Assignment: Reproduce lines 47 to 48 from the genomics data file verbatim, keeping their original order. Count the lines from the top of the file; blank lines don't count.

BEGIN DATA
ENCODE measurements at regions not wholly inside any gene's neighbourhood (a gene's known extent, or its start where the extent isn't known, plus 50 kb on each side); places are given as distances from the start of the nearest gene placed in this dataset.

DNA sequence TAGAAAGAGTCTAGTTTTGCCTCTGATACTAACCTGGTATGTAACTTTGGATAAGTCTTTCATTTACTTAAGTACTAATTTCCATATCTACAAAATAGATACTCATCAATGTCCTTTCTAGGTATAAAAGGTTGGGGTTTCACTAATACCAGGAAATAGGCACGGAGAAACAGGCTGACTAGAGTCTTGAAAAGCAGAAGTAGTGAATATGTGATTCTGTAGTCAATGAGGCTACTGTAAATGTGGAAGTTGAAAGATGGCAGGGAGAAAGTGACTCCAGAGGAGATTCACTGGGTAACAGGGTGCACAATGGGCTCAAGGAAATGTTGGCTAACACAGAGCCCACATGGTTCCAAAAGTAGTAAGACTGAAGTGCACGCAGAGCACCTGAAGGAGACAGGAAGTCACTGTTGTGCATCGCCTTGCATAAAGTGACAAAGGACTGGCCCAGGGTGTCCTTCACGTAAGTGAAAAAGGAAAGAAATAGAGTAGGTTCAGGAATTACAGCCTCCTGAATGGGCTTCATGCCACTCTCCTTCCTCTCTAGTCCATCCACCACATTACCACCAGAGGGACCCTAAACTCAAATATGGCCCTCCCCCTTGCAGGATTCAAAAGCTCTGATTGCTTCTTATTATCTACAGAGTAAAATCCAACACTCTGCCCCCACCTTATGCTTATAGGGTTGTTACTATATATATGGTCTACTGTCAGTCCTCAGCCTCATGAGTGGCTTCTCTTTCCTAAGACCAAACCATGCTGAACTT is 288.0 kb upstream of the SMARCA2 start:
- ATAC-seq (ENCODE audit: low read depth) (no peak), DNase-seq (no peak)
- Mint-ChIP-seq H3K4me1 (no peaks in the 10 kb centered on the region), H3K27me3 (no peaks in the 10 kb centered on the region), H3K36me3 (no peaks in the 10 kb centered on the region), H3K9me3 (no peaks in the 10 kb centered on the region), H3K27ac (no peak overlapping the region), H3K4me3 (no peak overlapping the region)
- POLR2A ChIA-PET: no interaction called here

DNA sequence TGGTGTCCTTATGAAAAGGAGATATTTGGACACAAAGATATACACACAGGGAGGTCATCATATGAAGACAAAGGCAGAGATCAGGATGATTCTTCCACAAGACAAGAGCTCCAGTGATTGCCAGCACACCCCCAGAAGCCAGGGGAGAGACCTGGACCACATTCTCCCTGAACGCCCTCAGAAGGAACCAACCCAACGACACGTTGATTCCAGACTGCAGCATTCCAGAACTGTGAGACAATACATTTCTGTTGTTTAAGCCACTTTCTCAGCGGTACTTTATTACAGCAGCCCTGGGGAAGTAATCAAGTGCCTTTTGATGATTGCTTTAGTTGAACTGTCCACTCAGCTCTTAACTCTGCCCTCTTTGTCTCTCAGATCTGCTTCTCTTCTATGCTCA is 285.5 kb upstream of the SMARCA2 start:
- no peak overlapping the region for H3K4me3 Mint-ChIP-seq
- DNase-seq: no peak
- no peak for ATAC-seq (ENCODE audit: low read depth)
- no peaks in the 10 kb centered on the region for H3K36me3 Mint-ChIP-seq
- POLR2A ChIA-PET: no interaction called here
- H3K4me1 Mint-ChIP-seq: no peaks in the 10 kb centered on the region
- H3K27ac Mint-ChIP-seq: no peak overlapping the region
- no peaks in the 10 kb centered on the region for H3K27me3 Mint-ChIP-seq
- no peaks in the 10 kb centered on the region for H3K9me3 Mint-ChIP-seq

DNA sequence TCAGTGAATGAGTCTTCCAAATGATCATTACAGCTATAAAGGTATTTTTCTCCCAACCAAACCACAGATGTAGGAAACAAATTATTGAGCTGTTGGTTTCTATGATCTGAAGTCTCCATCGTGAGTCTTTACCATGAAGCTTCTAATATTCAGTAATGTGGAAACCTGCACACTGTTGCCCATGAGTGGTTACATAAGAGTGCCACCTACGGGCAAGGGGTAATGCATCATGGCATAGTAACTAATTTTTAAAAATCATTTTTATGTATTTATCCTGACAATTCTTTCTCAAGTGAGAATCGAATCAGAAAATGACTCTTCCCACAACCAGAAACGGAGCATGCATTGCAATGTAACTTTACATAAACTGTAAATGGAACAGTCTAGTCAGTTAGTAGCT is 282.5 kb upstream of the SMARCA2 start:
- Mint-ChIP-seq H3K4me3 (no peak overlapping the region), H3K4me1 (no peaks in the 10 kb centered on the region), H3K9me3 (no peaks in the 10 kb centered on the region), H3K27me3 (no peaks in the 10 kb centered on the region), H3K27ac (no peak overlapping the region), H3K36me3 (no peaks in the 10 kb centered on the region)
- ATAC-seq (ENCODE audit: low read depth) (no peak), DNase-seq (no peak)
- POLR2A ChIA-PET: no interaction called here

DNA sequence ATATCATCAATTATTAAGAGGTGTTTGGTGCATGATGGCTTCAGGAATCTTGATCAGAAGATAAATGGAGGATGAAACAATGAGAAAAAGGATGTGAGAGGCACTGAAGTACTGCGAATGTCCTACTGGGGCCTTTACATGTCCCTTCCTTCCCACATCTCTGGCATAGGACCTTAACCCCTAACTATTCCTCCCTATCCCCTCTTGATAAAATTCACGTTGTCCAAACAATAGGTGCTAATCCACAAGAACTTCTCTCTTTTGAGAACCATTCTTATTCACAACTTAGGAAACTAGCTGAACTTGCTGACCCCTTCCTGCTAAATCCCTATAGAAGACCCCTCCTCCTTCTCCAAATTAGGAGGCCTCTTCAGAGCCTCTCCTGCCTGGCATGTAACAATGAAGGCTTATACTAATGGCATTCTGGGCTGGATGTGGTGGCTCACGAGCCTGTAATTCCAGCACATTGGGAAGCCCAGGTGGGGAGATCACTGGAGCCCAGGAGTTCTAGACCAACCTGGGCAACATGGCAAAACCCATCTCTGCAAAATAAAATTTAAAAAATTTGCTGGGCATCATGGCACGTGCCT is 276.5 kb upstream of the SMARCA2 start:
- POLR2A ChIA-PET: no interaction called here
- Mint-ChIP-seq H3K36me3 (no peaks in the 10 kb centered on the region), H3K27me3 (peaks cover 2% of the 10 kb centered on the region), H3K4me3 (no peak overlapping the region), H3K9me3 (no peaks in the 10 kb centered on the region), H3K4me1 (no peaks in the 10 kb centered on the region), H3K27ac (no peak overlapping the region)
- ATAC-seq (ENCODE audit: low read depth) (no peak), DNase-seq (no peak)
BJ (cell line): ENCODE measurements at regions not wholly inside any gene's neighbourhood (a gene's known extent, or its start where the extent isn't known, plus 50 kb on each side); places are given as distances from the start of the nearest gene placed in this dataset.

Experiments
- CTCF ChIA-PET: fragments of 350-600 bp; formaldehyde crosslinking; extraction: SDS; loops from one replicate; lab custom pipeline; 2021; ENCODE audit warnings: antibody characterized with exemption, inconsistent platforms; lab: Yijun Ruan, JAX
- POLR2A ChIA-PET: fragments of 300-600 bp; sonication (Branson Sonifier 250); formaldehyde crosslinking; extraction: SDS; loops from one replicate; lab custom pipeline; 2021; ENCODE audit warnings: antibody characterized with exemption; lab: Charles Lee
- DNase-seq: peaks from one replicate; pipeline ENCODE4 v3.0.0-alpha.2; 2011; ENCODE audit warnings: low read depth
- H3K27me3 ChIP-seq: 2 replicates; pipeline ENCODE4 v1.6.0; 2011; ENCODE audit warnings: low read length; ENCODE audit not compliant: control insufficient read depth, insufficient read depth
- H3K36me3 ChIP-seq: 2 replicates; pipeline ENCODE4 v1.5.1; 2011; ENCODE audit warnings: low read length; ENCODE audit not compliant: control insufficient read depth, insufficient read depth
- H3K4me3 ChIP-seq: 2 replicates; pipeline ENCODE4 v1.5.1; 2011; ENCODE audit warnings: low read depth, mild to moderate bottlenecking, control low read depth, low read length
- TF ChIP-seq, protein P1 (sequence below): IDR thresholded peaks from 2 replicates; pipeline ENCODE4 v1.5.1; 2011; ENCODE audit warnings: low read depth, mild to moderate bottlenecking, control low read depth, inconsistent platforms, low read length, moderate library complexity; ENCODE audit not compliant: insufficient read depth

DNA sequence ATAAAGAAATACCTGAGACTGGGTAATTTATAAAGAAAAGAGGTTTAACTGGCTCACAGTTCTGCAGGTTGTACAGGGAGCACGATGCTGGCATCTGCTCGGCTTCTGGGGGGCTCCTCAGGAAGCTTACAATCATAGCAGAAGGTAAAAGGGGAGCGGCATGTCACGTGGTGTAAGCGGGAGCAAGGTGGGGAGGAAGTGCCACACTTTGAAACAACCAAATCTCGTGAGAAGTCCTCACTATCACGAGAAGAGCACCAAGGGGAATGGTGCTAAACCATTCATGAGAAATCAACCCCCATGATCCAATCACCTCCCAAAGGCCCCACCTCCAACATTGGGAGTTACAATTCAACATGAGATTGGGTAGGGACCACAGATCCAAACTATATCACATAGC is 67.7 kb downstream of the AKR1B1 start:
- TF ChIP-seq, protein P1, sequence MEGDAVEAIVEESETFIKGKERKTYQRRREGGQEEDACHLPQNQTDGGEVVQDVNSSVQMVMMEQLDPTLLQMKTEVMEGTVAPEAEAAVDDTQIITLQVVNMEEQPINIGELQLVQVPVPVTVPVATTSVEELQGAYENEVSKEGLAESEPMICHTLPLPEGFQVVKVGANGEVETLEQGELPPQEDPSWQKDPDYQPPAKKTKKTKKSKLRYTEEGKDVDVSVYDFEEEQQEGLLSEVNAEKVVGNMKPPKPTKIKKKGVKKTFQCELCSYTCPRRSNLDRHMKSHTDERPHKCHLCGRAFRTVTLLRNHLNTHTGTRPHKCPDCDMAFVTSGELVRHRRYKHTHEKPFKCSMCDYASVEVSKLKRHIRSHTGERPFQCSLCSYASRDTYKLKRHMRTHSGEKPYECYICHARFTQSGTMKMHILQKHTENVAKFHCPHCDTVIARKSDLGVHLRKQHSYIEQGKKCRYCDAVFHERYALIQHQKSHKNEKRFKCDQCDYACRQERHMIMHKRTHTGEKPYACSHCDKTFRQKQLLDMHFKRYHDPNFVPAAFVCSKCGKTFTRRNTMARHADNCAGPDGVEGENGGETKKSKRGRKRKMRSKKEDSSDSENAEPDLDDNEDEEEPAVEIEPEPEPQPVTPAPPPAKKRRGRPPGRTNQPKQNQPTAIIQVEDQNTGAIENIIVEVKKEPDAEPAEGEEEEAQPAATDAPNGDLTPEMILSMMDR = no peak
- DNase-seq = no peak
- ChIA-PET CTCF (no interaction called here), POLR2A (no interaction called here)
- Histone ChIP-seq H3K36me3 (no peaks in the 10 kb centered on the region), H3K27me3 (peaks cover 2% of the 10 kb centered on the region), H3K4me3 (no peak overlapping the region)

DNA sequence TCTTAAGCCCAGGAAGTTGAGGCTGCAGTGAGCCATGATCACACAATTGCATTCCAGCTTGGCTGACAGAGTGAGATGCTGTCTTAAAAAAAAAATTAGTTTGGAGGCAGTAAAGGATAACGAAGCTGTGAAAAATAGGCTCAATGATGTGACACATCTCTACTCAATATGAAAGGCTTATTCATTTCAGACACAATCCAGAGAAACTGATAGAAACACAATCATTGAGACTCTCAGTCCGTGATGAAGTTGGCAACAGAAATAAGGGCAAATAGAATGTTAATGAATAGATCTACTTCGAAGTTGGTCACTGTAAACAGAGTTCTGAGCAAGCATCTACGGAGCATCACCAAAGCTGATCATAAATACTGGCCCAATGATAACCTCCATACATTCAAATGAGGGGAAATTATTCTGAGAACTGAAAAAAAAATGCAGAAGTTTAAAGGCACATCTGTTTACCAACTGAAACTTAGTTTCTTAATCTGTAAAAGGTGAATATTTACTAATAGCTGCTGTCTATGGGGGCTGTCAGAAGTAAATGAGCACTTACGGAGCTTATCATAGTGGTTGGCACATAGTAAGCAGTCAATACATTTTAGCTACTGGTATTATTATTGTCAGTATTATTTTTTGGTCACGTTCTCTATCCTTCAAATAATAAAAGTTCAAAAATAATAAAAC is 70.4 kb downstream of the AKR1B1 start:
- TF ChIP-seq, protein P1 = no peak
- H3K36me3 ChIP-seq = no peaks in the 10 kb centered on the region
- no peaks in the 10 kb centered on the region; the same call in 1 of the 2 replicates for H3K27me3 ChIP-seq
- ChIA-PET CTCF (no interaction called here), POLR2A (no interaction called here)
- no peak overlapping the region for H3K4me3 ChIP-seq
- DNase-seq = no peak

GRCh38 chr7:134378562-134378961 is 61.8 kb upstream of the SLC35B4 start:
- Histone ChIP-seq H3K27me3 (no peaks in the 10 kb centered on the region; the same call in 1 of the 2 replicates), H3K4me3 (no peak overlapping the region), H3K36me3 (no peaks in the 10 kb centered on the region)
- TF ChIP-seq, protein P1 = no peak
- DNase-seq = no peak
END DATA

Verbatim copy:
- TF ChIP-seq, protein P1 = no peak
- DNase-seq = no peak